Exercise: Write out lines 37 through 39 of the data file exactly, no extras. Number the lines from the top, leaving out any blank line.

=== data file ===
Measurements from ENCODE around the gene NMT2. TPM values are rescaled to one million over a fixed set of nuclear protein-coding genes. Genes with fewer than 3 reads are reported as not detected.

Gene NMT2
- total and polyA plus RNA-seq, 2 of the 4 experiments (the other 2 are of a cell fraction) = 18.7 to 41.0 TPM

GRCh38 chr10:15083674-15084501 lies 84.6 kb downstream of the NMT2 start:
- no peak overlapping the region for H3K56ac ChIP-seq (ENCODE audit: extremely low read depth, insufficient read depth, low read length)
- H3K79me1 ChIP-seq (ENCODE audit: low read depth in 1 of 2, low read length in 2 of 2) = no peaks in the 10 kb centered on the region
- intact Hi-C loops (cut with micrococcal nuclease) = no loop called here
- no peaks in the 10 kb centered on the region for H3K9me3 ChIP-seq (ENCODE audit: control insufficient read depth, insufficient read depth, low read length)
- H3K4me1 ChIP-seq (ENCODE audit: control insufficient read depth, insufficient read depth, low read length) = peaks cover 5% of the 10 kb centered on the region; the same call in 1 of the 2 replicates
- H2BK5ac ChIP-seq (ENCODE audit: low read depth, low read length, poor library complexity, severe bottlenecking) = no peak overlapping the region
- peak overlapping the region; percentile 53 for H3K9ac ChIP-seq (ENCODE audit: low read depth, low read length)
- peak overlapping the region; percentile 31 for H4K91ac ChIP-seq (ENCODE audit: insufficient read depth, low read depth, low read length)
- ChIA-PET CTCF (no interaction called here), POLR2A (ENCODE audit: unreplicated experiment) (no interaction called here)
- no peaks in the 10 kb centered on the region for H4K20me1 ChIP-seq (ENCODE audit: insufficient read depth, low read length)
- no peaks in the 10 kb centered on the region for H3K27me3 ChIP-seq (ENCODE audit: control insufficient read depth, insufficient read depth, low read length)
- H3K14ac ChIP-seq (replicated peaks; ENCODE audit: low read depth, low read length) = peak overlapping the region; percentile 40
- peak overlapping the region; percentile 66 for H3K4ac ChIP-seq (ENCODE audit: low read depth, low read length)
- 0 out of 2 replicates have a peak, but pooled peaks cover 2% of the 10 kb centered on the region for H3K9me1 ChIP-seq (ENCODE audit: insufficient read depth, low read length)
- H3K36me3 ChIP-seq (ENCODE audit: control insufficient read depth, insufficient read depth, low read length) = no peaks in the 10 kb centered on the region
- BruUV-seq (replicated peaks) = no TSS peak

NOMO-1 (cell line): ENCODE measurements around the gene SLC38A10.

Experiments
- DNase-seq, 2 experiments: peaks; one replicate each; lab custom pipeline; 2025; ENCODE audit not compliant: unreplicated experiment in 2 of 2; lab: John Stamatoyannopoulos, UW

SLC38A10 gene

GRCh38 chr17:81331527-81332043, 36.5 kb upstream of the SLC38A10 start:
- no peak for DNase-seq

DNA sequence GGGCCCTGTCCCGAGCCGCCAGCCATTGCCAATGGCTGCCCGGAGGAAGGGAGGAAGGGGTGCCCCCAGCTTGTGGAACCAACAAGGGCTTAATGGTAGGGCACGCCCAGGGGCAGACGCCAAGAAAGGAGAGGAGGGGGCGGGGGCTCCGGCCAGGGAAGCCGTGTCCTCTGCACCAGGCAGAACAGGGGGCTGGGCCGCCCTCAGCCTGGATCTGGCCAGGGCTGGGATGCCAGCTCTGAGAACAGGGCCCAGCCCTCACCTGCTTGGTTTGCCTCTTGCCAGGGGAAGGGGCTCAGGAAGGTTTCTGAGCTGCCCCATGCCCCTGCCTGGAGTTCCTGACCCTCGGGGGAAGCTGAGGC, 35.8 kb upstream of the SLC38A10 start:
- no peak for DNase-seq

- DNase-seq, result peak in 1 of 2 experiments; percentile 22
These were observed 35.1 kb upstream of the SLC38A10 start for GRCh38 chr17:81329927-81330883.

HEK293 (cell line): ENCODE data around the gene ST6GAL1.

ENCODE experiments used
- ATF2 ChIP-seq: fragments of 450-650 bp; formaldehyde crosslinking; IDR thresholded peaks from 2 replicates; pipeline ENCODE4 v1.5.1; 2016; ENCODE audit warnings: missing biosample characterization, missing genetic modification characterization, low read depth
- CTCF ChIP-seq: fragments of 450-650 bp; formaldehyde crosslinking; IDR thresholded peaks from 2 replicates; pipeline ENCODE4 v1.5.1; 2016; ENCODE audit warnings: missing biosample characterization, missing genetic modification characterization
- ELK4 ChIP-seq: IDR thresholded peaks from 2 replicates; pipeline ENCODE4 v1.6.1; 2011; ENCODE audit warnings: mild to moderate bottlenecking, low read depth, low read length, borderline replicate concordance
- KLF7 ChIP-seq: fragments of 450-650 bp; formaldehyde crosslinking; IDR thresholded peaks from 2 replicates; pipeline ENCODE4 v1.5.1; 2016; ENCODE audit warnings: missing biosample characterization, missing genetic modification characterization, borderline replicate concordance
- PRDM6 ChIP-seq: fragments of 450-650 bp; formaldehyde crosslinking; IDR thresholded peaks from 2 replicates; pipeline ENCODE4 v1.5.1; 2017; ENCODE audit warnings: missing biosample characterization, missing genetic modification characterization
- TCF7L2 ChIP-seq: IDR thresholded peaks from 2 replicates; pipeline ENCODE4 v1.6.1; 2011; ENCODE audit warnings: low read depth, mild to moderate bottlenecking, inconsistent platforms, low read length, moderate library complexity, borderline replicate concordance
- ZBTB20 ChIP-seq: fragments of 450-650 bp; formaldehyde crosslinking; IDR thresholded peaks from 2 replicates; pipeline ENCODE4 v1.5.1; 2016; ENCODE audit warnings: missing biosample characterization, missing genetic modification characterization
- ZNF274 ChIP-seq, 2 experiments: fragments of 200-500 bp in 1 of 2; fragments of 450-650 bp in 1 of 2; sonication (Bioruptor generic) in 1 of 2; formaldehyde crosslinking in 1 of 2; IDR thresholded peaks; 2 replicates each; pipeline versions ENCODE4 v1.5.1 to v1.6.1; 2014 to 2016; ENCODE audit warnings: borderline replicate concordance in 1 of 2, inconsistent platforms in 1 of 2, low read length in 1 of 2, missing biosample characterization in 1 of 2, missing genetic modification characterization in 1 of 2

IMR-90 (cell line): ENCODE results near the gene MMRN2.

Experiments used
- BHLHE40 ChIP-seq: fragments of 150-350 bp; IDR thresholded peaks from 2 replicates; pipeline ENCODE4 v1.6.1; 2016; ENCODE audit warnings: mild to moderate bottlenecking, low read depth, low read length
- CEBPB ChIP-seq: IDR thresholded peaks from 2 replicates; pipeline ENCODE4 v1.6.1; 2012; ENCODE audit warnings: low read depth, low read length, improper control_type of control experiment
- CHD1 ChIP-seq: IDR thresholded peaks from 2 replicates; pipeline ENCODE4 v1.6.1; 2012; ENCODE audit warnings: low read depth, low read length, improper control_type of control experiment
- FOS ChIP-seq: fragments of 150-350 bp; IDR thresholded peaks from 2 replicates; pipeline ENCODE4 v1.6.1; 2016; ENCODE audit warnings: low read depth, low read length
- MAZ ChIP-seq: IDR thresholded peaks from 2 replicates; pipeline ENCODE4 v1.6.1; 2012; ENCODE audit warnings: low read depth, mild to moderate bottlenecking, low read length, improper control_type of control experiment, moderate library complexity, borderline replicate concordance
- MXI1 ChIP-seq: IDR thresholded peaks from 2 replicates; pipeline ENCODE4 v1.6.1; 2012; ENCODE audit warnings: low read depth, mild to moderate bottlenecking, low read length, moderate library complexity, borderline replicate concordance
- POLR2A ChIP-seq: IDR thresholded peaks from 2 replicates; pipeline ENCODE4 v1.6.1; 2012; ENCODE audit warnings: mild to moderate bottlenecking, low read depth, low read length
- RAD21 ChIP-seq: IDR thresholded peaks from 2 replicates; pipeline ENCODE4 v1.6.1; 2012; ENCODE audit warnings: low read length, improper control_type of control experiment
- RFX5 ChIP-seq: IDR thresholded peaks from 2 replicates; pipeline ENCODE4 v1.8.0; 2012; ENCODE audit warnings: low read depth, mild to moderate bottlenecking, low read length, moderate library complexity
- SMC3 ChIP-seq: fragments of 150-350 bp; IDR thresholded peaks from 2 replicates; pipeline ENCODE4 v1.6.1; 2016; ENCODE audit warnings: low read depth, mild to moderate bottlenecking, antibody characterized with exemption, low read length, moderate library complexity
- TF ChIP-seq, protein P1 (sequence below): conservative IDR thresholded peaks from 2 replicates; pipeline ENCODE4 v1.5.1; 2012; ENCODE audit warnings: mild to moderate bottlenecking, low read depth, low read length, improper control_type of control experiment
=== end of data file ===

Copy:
- PRDM6 ChIP-seq: fragments of 450-650 bp; formaldehyde crosslinking; IDR thresholded peaks from 2 replicates; pipeline ENCODE4 v1.5.1; 2017; ENCODE audit warnings: missing biosample characterization, missing genetic modification characterization
- TCF7L2 ChIP-seq: IDR thresholded peaks from 2 replicates; pipeline ENCODE4 v1.6.1; 2011; ENCODE audit warnings: low read depth, mild to moderate bottlenecking, inconsistent platforms, low read length, moderate library complexity, borderline replicate concordance
- ZBTB20 ChIP-seq: fragments of 450-650 bp; formaldehyde crosslinking; IDR thresholded peaks from 2 replicates; pipeline ENCODE4 v1.5.1; 2016; ENCODE audit warnings: missing biosample characterization, missing genetic modification characterization